On the one hand it has been suggested that a single human brain could potentially store up to 1 petabyte of information, or 1,000 terrabytes. Now that’s pretty amazing for something of the size and low energy usage of a human brain, but it is dwarfed by the 40 zettabytes (40 trillion gigabytes) of data estimated to be on the entire internet in 2020 (90% of which has apparently been generated in just the last two years by the way!)

And computers definitely have the edge when it comes to getting that data back again.

Hard drives work by storing raw data in bits, the smallest unit of information. This makes the data incredibly easy to sort, search and recall.

But the human brain doesn’t seem to work like this at all. As humans we seem to store our information not as easily sorted raw data, but as processed data (which might explain why we might be carrying around a petabyte of date, but we can’t remember where we put our car keys just five minutes ago).

In essence, in order to store everything we see, hear, read, smell, taste, feel and think in something as compact as our brain, we’ve developed a uniquely human trick for data compression: the story.

The Power of Stories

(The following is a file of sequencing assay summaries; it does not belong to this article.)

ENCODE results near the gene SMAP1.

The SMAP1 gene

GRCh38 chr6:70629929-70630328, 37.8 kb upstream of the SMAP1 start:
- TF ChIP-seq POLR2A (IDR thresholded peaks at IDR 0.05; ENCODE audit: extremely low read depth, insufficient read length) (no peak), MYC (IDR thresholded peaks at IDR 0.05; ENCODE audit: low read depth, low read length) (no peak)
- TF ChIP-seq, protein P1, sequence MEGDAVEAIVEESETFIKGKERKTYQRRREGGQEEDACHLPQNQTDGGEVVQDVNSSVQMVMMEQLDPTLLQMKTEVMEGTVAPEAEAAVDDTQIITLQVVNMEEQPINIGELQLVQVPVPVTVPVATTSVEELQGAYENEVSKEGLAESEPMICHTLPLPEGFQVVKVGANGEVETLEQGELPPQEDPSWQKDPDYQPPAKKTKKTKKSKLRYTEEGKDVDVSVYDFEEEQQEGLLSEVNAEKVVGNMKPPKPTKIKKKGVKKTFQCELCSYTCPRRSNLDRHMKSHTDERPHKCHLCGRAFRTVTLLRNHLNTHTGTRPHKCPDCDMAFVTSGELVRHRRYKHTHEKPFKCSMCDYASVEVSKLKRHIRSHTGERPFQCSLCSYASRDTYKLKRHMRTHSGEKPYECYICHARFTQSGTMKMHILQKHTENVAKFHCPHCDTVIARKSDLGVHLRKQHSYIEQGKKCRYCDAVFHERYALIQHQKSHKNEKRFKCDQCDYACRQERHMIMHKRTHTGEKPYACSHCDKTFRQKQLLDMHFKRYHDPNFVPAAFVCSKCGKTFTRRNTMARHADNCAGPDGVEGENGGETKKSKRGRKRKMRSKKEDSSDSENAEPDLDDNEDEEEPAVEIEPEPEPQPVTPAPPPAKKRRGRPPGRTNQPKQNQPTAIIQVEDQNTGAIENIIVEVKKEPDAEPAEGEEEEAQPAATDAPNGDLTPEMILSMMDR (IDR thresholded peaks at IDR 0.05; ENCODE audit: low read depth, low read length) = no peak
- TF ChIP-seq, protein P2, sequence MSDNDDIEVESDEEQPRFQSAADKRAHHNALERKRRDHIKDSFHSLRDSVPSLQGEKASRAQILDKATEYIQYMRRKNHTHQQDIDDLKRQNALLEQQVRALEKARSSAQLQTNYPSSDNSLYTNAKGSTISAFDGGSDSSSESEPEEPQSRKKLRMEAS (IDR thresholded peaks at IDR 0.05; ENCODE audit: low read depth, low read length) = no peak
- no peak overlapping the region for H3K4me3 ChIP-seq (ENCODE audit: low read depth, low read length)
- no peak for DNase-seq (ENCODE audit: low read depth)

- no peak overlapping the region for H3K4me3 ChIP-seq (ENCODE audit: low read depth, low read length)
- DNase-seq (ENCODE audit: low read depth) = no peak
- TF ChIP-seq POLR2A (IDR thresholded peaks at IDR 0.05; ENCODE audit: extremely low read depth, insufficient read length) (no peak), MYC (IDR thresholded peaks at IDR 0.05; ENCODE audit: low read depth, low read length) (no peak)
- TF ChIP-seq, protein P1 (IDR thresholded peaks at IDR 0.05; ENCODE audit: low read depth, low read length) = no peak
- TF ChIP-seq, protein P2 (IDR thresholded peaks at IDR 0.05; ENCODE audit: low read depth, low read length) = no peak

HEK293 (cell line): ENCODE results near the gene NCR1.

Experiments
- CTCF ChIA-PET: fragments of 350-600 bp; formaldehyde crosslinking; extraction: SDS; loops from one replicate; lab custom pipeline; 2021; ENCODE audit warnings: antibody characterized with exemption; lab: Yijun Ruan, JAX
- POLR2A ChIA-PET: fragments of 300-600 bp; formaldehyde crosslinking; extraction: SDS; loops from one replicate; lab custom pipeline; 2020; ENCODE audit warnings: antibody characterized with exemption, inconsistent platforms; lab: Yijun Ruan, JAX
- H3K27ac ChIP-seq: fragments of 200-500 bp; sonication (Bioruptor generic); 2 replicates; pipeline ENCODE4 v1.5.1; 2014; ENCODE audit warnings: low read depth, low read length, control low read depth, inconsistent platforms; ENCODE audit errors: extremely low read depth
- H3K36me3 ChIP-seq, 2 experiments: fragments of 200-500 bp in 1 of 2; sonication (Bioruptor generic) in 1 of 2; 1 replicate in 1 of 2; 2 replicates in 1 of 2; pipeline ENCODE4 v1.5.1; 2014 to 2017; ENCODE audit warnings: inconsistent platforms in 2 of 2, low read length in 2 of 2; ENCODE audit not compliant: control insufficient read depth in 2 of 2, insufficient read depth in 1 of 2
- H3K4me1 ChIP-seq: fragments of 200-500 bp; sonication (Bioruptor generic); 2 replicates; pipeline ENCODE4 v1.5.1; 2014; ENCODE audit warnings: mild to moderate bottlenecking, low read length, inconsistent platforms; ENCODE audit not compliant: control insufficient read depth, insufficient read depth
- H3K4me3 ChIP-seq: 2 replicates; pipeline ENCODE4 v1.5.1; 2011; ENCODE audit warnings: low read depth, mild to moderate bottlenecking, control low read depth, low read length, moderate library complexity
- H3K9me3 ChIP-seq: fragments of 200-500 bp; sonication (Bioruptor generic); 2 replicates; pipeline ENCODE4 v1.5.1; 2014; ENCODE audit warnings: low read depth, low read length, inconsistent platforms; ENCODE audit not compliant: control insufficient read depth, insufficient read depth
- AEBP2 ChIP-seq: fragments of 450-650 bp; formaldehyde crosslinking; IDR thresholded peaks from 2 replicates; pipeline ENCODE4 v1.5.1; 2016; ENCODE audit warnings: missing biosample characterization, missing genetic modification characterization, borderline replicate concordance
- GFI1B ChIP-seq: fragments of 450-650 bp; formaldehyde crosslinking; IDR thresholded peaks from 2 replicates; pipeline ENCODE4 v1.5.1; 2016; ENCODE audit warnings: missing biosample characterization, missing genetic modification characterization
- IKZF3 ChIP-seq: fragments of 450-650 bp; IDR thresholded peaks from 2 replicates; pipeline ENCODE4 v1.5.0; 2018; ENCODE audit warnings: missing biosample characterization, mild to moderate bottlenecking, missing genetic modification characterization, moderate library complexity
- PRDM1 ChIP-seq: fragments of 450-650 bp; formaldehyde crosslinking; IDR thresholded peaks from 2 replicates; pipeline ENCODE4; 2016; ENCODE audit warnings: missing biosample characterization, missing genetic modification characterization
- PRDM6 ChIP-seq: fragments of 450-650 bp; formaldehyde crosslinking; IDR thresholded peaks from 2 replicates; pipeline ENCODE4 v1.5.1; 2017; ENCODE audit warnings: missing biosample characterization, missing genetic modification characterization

The human brain creates stories of its own as a way of storing the huge amount of information we need for everyday life. 

The lazy mind

Not only does our brain store information as difficult to search processed data, but it turns out that it’s bone idle as well!

Nobel Prize-winning psychologist and behavioural economist Daniel Kahneman describes the behaviour of the brain using the model of System 1 and System 2 thinking. These systems don’t physically exist in the brain, but they are a useful model to help us understand how parts of it work.

System 1 operates automatically and quickly, with little or no effort and no sense of voluntary control. System 2 allocates attention to the effortful mental activities that demand it, including complex computations.

Unfortunately, our brains would much rather use System 1 thinking wherever possible, turning to unconscious and deeply-held beliefs, biases and intuitions in place of rational calculation and logic.